October 26, 2014

Injunuity: Not your grandfather’s flute music

Jeff Carpenter, left, and Brad Clonch are “Injunuity.” The Oklahoma duo will be performing their brand of Native music in Switzerland this summer. COURTESY PHOTOADA, Okla. – What happens when you mix the Native American flute, a guitar, and some drums together?


One thing you might not think of is award winning folk/rock music. However, that is what happened when Brad Clonch (Mississippi Choctaw) and Jeff Carpenter (Chickasaw) came together to form Injunuity.
Formed in 2007, the group won a NAMMY the following year for Best Debut/Duo Group.
“He (Brad) was doing his own solo project with the flute. He had a show coming up and said ‘hey Jeff I want you to play guitar with me at the show,’” said Carpenter.
So the two teamed up and wrote about six or seven songs for the show. The performance turned out to be a big success. “People really seemed to like it. They really got into that style of music. From there it really took off,” said Carpenter.
The duo then quickly put together an EP to get their sound out there. They began playing small shows around Oklahoma and added other members to round out the band. The group has since branched out playing shows across the country, from Alabama to New Mexico to Wisconsin. This summer the original duo will head to Switzerland for a European tour.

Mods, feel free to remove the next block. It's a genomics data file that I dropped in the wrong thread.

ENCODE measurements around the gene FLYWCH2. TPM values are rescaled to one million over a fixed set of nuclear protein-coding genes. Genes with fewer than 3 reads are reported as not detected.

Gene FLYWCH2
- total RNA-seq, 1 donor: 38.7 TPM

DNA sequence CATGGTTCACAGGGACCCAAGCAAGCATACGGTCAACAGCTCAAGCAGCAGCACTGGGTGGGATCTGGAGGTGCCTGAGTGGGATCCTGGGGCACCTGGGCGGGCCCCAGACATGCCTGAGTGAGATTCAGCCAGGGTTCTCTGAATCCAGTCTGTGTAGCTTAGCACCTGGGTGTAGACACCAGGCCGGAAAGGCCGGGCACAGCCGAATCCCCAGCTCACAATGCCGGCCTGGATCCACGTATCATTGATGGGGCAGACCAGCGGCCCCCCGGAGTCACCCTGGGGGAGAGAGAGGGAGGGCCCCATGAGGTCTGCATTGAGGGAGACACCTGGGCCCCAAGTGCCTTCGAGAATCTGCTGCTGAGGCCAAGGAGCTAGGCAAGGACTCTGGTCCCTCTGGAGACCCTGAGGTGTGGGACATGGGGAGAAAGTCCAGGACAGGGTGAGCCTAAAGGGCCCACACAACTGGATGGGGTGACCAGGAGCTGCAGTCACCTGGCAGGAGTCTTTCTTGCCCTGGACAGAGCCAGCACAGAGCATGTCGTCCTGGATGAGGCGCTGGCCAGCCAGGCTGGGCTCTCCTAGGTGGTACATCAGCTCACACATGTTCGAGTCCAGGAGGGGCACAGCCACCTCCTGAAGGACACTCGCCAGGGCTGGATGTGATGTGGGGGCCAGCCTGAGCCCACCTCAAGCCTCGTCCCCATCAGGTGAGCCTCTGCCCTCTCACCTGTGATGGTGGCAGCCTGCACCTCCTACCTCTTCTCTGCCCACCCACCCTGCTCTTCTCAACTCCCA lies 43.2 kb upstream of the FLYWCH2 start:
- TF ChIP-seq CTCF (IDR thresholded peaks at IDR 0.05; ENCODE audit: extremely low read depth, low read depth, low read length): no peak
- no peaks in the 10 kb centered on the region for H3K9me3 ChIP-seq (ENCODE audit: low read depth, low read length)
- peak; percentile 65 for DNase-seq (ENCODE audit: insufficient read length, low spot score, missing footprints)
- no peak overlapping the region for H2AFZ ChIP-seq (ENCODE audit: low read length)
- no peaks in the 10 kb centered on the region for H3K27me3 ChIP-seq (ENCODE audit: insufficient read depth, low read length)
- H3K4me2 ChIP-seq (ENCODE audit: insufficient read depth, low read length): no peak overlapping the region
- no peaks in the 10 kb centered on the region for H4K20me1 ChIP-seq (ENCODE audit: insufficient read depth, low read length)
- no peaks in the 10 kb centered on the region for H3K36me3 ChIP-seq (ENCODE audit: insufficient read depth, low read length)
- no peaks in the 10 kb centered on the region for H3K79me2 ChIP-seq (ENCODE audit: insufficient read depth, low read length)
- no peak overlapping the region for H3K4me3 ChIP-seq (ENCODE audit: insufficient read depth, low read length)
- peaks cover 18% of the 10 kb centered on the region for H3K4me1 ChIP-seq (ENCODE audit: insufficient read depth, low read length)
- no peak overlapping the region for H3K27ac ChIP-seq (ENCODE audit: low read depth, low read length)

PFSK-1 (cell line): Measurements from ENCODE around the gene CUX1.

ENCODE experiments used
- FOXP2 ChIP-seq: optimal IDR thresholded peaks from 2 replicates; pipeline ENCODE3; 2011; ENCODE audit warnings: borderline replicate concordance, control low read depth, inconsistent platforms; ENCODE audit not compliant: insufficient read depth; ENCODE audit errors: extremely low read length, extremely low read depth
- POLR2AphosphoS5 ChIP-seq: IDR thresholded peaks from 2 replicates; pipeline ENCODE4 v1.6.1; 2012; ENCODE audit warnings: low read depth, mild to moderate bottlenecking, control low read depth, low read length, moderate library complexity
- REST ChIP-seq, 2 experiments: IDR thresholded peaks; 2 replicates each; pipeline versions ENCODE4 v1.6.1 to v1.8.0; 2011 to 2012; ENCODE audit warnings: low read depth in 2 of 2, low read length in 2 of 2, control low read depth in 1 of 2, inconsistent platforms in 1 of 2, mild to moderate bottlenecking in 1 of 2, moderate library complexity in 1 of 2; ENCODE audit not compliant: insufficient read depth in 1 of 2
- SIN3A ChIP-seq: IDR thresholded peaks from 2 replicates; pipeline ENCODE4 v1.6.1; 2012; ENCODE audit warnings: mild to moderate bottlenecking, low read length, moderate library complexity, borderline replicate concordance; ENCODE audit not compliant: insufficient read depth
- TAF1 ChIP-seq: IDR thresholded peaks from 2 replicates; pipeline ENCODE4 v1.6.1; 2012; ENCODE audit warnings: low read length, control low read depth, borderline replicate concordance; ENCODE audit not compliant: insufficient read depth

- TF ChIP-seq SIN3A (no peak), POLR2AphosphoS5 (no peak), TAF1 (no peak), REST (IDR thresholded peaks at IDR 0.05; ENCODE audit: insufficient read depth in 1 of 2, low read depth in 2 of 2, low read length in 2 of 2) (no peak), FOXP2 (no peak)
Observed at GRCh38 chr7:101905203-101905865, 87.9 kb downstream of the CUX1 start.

The music is something new and unique by going with a no-vocal completely instrumental style. “It’s a different thing that most people haven’t really been introduced to. It’s a rock style music featuring the Native flute as the melody instrument. People say it’s a new fresh sound and we’re changing the way people listen to flute music,” said Carpenter.
“Native American flute music is a broad category. But it’s not necessarily your traditional style Native flute music. We have a slogan, ‘it’s not your grandfather’s flute music.’ Different mixed with modern drums and modern bass and electric and the rhythms. It still kind of holds that cultural presence with the flute being the primary instrument on every song,” said Clonch.
That change has come through the combination of opposite music styles. “It’s a melding of my background and Brad’s background. Brad was raised on classical piano. He grew up listening to Beethoven and Bach. I grew up more of a rock, more modern style of music. In our music you will hear a lot of classical elements – a lot of string orchestra and piano. That’s all Brad’s background. I usually come up with drums and the guitar and bring those things into play. It’s a great mesh between the two of us,” said Carpenter.
The pride in their heritage and keeping it alive is what gives the music its spirit. “I’ve always liked the aspect of, if you record something, it’s a feeling, it’s a part of you. It’s captured in history with the technology today. Tribes centuries ago didn’t have recorders, so a lot of those songs were lost and a lot of the history was lost. With Jeff and I, although it’s something modern, I still want to think of it as something we’re doing historically. By helping keep one aspect of our culture alive through music with the Native flute and with other tribal instruments,” said Clonch.
In the future, the group would like to win a Grammy award and move into doing music for television and film. This spring they will release a full-length album titled “Fight for Survival.” For more information visit www.injunuity.net or the band’s Facebook page, www.facebook.com/injunuity.

 

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